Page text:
The history of North Hollywood is an interesting one as originally North Hollywood was part of the vast Mission San Fernando Rey De Espana, which would eventually be confiscated by the government during the Mexican ruling period.
Eventually, a group of investors would assemble the San Fernando Farm Homestead Association which would purchase the south half of the ex-mission. The lead investor was Issac Lankershim. He happened to be a stockman and grain farmer, who was quite impressed by the wild oats in the valley and proposed to actually raise sheep on the property. Then James Lankershim and Issac Van Nuys, in 1873 would take over management of the property. Van Nuys believed that the property would be able to be profitable to grow wheat using dryland farming techniques that was developed and then leased the land to really test this theory. Eventually, this property would become the Largest wheat growing empire known as the Los Angeles Farming and Milling Company.
In 1887, Lankershim and other developers would purchase 12000 acres just north of the milling company. They would establish a town site which would be named Toluca which ran along the old road from San Fernando to Cahuenga Pass. Then in 1888, they began to offer ready-made small farms for sale, which had deep rooted deciduous nut and fruit trees such as walnuts, peaches, apricots, and pears that would be able to survive in rainless summers which relied on the high water table which was along the Tujunga Wash instead of surface irrigations.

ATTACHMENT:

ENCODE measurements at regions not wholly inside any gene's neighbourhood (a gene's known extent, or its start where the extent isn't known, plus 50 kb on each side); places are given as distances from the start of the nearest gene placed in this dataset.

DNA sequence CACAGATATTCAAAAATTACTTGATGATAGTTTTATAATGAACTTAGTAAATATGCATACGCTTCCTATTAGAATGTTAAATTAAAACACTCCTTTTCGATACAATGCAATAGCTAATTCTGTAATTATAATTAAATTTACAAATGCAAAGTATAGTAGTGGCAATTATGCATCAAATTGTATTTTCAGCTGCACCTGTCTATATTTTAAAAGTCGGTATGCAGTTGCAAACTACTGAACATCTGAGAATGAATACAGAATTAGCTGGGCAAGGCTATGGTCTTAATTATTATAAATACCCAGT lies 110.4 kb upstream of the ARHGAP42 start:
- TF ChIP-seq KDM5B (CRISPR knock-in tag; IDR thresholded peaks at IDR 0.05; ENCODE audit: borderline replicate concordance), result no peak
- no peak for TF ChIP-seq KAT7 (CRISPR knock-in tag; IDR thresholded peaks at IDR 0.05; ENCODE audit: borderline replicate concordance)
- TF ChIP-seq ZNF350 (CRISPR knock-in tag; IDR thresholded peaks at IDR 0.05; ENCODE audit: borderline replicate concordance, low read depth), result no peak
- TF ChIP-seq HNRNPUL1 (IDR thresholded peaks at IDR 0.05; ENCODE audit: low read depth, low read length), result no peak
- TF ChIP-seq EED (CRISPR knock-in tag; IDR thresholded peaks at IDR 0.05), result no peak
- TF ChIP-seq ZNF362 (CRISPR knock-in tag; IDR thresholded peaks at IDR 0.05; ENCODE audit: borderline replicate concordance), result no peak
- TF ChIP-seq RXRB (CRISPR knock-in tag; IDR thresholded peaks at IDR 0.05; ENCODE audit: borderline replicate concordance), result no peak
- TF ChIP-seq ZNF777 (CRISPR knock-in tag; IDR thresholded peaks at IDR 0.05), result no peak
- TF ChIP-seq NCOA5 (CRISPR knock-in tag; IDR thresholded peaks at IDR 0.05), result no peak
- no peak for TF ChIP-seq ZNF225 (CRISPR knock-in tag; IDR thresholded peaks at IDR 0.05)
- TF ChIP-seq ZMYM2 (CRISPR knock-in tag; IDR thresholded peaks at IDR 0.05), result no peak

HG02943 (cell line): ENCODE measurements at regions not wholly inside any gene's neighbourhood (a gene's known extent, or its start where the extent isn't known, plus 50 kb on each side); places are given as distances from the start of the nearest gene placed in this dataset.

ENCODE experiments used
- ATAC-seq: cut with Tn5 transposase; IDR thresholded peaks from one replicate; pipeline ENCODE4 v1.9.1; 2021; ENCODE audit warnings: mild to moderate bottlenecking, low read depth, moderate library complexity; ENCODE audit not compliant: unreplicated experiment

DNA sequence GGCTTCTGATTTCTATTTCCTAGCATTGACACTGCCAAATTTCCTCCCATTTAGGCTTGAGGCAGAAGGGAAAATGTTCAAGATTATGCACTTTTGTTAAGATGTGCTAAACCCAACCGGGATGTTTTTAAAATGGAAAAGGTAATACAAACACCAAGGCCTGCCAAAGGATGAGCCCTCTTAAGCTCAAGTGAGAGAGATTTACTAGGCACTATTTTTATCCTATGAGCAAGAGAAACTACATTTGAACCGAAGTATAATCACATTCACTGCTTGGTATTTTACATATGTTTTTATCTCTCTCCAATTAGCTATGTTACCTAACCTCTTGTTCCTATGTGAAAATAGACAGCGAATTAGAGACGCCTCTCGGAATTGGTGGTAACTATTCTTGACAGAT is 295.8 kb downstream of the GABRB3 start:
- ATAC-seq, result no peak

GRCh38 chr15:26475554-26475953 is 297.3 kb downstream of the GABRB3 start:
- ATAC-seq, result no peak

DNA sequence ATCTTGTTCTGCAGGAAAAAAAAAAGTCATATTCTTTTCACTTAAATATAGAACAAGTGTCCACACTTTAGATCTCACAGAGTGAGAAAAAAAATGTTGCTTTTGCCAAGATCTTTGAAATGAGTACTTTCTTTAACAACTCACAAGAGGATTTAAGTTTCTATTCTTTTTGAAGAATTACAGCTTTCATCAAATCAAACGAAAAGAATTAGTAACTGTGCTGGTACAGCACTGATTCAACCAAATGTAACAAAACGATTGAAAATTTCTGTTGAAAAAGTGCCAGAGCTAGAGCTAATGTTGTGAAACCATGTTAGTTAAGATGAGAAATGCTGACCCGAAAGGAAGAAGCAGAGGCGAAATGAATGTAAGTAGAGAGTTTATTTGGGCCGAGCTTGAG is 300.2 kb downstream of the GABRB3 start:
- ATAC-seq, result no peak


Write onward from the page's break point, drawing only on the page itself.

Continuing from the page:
Because of the land boom of the 1880s, which would bust by 1890s the nut and fruit farmers would remain. The Toluca Fruit Growers Association would be formed in 1894. Then in 1895, Southern Pacific would open a branch line which would slant northwest to Chatsworth. There would be a freight stop daily at Toluca although the depot was called Lankershim. Eventually, the town would be called Lankershim and recognized in 1905.
Then in the 1900s the area was called Home of the Peach then the Bonner Fruit Company would begin to can millions of tons of fruit in 1912. When the aqueduct opened up in 1913, the valley farmers would offer to purchase the surplus water, but unfortunately federal legislations that allowed for the aqueduct construction stopped Los Angeles from selling any water past the city limits.
During the 1920s, much of the water delivery was stopped even after the annexation to Los Angeles and most of the ranchers had transferred farms to packing companies or foreclosed. In turn, the property was purchased by real estate developers and it began as an effort to really market the area to prospective home owners. Part of this effort was to begin to capitalize on the proximity and glamour of Hollywood and it would then be renamed North Hollywood. The result was a massive development of housing which create a suburban area of Los Angeles.